January 30, 2013 / 12:50 PM / 5 years ago

Spain's Jazztel fuels mobile war with cash to switch provider

* Internet clients receive up to 200 euros for mobile contract

* Telefonica leading move to bundled packages

* Jazztel offer first of kind in market

* Price war heats up in recession

MADRID, Jan 30 (Reuters) - Spanish telecoms company Jazztel will offer its internet customers up to 200 euros ($270) if they take out a mobile contract, company sources said, fuelling a price war that has escalated in recent months.

It is a sign of how Spain’s telecoms companies, led by Telefonica, are seeking to bundle fixed, mobile, internet and television services to stem falling revenue in a deep recession.

Cash-to-switch offers are used by other utility companies, such as power providers, and Orange Spain offers a 10 euro discount on a smartphone and 20 percent off six bills for mobile clients switching to the operator.

“It’s not a normal offer, it’s an offer to increase client loyalty and it’s being carried out on an individual basis,” one Jazztel source said. New mobile clients use the money to pay any penalty for cancelling their contract.

In recession-hit Spain, where more than a quarter of the workforce is jobless, competition between mobile operators to hold onto clients is increasingly intense.

Jazztel is the first operator in Spain to offer this kind of deal, though other operators may offer incentives to switch on a more informal level when customers call to cancel. These marketing tactics are common in the telecom industry but are not typically disclosed.

Smaller operators, such as Teliasonera’s Yoigo and Jazztel, are gaining clients at the expense of top players Telefonica and Vodafone.

According to data from Spain’s telecoms watchdog, Telefonica’s share of the mobile market shrank to 36.6 percent in November 2012 compared to 40 percent a year before, while no.2 operator Vodafone’s market share fell to 26.8 percent from 28.1 percent.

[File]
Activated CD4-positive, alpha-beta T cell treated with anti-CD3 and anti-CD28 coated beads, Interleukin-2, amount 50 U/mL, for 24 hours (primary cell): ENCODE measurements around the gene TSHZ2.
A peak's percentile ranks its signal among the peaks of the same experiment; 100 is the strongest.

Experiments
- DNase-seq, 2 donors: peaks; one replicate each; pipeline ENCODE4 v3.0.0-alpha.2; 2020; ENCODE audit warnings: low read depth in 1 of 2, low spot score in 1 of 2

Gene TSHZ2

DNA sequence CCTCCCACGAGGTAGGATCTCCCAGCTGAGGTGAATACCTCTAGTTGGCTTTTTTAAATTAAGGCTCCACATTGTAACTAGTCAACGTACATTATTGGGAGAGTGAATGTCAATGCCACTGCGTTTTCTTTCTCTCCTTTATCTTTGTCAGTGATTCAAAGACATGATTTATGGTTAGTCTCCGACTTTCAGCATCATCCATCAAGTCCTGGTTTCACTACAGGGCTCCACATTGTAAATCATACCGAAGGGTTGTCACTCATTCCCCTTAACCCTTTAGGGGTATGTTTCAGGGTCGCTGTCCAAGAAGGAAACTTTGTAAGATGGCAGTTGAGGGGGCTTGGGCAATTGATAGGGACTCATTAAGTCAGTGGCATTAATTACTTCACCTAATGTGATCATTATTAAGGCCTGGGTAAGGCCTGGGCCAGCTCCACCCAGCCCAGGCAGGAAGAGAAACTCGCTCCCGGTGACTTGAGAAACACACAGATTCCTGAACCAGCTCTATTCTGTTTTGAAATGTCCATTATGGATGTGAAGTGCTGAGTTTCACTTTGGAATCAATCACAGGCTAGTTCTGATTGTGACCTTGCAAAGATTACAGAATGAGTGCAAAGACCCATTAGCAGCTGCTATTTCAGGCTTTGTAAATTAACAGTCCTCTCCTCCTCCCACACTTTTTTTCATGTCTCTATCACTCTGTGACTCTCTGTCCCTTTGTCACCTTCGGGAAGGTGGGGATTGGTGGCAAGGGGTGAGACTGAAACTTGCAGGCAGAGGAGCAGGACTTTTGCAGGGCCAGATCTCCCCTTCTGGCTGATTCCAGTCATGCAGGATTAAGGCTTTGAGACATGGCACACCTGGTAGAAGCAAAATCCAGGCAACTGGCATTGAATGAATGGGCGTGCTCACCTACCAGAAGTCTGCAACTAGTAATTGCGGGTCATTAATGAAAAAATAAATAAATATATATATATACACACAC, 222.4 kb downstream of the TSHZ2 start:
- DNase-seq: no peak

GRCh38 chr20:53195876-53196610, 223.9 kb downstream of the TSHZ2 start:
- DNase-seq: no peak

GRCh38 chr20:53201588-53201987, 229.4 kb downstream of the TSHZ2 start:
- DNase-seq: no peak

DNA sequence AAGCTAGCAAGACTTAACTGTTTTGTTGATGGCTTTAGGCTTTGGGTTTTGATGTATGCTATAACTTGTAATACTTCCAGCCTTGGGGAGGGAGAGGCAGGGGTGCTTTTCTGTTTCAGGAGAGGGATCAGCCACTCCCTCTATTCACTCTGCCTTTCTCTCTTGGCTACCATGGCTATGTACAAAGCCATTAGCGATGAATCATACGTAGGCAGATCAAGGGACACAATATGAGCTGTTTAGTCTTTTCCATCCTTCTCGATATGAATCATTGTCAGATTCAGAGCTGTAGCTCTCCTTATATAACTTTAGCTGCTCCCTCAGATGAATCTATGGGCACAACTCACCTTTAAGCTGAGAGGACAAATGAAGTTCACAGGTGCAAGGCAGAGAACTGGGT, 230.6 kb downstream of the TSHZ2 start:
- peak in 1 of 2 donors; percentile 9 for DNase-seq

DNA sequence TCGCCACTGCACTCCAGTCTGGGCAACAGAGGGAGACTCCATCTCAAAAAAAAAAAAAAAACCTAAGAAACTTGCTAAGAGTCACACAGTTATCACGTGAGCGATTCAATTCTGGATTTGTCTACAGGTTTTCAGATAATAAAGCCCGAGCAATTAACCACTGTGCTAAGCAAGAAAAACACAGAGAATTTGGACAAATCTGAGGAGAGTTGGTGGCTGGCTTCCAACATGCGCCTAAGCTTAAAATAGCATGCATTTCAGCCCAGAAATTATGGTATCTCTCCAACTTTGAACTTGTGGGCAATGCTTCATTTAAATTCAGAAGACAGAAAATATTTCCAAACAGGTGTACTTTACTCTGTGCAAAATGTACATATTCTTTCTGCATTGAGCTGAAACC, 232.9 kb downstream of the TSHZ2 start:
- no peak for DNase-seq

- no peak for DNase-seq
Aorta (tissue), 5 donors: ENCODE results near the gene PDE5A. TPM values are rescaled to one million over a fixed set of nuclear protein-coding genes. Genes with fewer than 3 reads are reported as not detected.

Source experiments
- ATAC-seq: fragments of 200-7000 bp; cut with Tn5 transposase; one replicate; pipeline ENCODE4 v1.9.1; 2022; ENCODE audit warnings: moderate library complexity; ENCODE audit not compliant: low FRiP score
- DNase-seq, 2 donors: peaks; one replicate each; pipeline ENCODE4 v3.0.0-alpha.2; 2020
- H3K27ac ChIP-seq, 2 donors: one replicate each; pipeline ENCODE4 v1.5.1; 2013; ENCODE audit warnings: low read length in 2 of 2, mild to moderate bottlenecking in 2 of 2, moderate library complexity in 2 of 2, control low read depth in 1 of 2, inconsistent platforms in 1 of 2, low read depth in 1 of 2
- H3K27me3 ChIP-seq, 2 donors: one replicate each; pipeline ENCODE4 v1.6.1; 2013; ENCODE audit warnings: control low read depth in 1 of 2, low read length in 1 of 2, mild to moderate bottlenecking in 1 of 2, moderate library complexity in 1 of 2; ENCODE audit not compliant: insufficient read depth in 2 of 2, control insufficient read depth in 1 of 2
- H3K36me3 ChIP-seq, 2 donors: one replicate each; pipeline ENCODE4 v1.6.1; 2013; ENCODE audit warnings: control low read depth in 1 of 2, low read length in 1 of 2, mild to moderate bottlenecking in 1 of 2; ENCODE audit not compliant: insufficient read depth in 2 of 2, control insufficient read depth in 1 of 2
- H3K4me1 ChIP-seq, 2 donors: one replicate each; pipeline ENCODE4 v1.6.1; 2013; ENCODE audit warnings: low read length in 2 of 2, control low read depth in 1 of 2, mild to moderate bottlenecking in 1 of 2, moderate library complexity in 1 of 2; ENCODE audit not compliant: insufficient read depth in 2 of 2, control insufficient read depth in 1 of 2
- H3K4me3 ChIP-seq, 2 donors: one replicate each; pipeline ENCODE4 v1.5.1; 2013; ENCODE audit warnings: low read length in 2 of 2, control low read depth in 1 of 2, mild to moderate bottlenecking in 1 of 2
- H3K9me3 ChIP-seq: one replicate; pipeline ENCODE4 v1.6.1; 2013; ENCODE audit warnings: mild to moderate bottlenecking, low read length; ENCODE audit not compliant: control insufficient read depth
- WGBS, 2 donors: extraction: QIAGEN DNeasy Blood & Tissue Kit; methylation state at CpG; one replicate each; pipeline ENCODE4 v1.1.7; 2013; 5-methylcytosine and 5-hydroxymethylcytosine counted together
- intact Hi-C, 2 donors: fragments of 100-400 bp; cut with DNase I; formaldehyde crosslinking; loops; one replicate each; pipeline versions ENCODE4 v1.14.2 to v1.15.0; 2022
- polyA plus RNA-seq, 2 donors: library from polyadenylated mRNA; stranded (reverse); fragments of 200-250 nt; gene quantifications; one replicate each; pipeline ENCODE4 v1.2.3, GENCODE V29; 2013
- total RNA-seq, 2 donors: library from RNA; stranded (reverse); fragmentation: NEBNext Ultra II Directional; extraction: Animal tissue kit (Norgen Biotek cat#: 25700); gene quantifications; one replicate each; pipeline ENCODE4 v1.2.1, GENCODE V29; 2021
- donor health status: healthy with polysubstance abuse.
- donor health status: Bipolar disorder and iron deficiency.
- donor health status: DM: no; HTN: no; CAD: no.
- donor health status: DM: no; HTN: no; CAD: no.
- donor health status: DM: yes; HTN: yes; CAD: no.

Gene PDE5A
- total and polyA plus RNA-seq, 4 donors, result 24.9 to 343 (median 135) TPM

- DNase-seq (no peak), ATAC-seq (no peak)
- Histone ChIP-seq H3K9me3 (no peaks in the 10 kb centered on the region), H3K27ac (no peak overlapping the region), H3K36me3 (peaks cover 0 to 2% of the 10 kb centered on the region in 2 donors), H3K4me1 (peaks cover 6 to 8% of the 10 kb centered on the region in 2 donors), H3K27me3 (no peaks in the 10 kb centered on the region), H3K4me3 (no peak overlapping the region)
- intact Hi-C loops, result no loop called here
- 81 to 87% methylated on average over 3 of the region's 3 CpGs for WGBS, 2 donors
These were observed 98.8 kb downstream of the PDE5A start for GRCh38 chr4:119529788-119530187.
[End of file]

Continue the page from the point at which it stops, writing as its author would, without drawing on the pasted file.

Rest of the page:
Virtual operators, such as Jazztel, which do not have their own mobile networks but rent them from other operators and usually offer discount prices, increased their share of the market to 8.8 percent from 6.3 percent.

Jazztel more than doubled the number of mobile clients it had in 2012 to 343,000 at end-December from 143,000 the year before. Over 100,000 new customers signed up with the company in the last quarter of the year.

The offer is being directly marketed to certain clients who already have a Jazztel ADSL internet connection and a mobile contract with another company.

“There’s a limit of 200 euros and it will depend on the client,” the source said.

Former monopoly Telefonica lost over 2 million mobile connections since it stopped subsiding smartphones last spring. Vodafone, which is in talks with labour unions to dismiss just under a quarter of its workforce in Spain, brought back subsidies following a client exodus.

Jazztel’s share price has risen 28 percent over the last year to 5.3 euros. That compares with Telefonica’s 17 percent drop to 10.9 euros in the same period.

Telefonica introduced a bundled service offering broadband, television, internet and mobile in October, and signed up 1 million customers in under three months. Other operators including Vodafone and Orange have fought back with similar deals.

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